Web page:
Tag: banking deregulation

The Banking Deregulation that Mattered (and Actually Happened)

One commonly heard refrain is that the deregulation of banking caused the financial crisis.  To those of us that have actually spent years working on banking policy, such a claim is met with surprise.  What banking deregulation?  The usual response, with generally an absolute lack of detail or argument, is the repeal of Glass-Steagall by the Gramm-Leach-Bliley Act (GLB).  When the proponents of this claim bother to offer any explanation (in some circles simply invoking the name “Phil Gramm” substitutes for any analysis), it usually goes like this:

With Glass-Steagall dead and gone, financial institutions were now free to grow large.

That’s taken from the recent book Reckless Endangerment.  What it misses that is that Glass-Steagall placed zero constraints on the size of banks.    

The following graph shows the share of total commercial bank assets held by banks over $10 billion in assets.  Its been quite a change, and obviously one toward growing concentration.  But was this caused by GLB?  Recall GLB was not signed into law until 1999.  By 1999 the share of assets held by the largest banks was already 65%, at the height of the bubble in 2005 it had risen to 73%.  

What could have contributed to this increase? Perhaps, just maybe, the removal of branch banking restrictions in the Riegle-Neal Interstate Banking and Branching Efficiency Act of 1994. Prior to the passage of Riegle-Neal many states had substantial restrictions on the number of branches a bank could have, which severelylimited the size of banks. In Texas for instance, banks were limited to a single location.

Before the passage of Riegle-Neal, the large bank share of assets stood at 38%.  In the few years, between its passage and that of GLB, this 38% shot up to 65%.   Far more than GLB, Riegle-Neal was the legislative driver of commercial bank consolidation.  But then a banking deregulation passed by a Democratic Congress and signed by a Democratic president just doesn’t garner the blind emotion of blaming everything on Phil Gramm.

It should, of course, be said that  the removal of branching banks restrictions was a great thing.  There is a substantial body of academic work supporting the notion that such restrictions increased the risk of the banking system.  Because of Riegle-Neal we had a safer banking system than we would have had otherwise.  It was indeed a deregulation — one that matter and one that vastly improved our financial system.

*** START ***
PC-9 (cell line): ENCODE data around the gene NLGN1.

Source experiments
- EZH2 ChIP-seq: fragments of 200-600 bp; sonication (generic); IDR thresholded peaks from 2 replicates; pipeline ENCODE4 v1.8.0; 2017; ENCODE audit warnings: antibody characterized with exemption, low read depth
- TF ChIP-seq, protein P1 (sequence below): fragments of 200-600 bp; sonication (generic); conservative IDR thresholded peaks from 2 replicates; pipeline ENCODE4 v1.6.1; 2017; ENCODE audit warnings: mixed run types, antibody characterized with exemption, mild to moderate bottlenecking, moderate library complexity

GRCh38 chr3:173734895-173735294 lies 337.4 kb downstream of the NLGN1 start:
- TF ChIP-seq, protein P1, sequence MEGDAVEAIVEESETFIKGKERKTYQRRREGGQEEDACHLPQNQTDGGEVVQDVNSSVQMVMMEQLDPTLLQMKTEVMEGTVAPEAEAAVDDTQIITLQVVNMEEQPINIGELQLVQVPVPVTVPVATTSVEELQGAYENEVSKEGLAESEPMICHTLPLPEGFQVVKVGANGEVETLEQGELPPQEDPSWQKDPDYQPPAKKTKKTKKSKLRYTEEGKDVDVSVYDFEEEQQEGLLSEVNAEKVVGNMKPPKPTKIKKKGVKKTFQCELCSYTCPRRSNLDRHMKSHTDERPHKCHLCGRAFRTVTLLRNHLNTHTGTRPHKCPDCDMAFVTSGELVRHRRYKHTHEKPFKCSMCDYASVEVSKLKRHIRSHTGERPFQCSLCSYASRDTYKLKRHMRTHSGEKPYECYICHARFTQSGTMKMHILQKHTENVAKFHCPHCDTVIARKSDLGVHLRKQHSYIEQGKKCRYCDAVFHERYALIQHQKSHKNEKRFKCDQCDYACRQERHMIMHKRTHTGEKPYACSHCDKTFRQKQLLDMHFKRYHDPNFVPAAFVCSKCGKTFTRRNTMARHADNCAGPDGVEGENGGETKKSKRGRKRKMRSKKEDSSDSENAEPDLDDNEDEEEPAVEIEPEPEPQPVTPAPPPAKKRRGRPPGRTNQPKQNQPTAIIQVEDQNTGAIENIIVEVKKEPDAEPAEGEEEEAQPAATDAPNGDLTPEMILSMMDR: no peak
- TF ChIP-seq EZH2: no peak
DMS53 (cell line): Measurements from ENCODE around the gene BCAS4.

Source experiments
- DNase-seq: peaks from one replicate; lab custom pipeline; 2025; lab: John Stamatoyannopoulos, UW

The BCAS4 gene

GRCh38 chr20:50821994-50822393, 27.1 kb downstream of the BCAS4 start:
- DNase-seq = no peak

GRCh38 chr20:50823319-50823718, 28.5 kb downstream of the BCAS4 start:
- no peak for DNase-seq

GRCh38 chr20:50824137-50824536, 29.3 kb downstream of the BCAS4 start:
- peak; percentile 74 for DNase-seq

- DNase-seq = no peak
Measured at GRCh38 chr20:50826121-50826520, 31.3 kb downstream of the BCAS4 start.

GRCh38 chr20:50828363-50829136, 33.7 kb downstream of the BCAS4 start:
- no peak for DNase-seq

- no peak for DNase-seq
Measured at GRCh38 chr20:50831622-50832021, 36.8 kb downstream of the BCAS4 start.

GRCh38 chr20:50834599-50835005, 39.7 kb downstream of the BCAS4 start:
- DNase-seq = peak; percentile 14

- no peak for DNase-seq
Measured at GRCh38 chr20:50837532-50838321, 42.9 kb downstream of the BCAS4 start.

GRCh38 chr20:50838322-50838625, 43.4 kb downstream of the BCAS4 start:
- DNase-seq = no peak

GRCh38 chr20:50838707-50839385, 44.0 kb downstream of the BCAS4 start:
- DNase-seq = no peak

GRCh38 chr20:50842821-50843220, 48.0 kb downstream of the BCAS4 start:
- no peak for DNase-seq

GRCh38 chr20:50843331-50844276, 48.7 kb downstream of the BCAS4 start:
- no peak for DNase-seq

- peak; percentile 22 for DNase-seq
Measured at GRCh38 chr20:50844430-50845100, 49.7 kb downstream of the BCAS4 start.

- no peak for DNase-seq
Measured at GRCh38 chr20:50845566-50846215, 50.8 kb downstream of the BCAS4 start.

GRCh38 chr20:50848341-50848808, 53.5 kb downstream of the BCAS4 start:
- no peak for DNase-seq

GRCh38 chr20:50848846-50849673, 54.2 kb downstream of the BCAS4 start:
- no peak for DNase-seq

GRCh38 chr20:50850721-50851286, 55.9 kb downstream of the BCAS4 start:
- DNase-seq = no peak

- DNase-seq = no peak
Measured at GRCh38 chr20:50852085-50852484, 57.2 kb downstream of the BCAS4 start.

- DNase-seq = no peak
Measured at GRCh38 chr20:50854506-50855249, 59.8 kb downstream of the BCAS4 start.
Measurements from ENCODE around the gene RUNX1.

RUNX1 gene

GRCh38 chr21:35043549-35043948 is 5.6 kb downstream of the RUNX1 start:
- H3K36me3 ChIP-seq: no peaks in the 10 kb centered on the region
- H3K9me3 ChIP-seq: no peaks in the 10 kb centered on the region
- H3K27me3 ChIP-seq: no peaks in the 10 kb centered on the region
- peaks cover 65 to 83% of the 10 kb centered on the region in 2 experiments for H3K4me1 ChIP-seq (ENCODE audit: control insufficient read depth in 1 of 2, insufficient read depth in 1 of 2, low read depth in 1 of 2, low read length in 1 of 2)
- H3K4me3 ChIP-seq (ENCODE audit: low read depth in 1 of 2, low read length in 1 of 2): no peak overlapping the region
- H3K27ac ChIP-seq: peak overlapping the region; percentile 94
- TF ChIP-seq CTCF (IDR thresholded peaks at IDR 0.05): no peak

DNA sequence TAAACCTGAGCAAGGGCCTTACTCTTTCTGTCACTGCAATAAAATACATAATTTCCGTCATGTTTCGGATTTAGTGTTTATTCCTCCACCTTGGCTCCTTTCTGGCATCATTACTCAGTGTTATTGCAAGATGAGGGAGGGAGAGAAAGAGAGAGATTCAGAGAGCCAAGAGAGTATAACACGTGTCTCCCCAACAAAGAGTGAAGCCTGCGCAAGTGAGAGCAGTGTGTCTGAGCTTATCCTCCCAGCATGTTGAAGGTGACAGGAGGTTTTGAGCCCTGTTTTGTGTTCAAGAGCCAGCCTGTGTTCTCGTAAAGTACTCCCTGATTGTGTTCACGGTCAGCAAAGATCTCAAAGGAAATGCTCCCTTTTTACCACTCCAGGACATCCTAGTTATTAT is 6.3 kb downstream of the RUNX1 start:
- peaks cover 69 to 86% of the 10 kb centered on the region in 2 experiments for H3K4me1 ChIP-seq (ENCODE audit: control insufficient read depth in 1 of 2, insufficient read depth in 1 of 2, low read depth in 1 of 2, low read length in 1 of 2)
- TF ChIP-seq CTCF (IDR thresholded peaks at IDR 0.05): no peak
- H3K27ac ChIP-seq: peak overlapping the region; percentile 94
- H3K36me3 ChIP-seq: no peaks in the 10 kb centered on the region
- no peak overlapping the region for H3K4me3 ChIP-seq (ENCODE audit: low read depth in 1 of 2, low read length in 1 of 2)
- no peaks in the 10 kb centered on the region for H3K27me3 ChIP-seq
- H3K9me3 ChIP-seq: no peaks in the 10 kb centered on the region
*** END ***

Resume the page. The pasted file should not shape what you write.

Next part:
Bank Deregulation and Income Inequality

Since the financial crisis, “deregulation” has become a catch-all phrase for everything that went wrong in our financial markets.  Unfortunately said deregulation is rarely ever explained, but is rather asserted.  To truly inform policy debates, discussions must center on specific instances of deregulation.  One such example of banking deregulation that did actually occur was the The Riegle-Neal Interstate Banking and Branching Efficiency Act of 1994 (imagine that, a Democrat Congress and a Democrat President deregulating the banking industry).  The heart of Riegle-Neal was to remove barriers to interstate branching. 

A recent article in the Journal of Finance looks at the impact of bank branching deregulation on the distribution of income across U.S. States.  A working paper version can be found here.  The researchers find that as bank deregulation increased competition and improved efficiency, “deregulation materially tightened the distribution of income by boosting incomes in the lower part of the income distribution while having little impact on incomes above the median. Bank deregulation tightened the distribution of income by increasing the relative wage rates and working hours of unskilled workers.”  The bottom line is that the increased competition that resulted from deregulation disproportionately benefited those on the bottom of the income distribution.  As Washington continues to pile additional new regulations upon the banking industry, we should bear in mind that much of the impact of increased regulation might be felt by those least able to bear it.

The extent to which regulatory barriers in banking benefits the rich at the expense of the poor is also illustrated in a forthcoming article, again in the Journal of Finance.  In this article, the authors find in the early 20th century, counties where the elite had disproportionately large land holdings had fewer banks per capita, with costlier credit, and more limited access. The authors see this as suggestive that elites restrict financial development in order to limit access to finance, and hence maintain existing income inequalities.

One of the lessons I take away from these papers is that we need to examine banking regulation/deregulation as it actually occurs and is implemented, and not how we believe some all knowing, benevolent government would impose it.  The odds seem to me that the more extensive is banking regulation, the more likely it is to be captured by economic elites and narrow interests.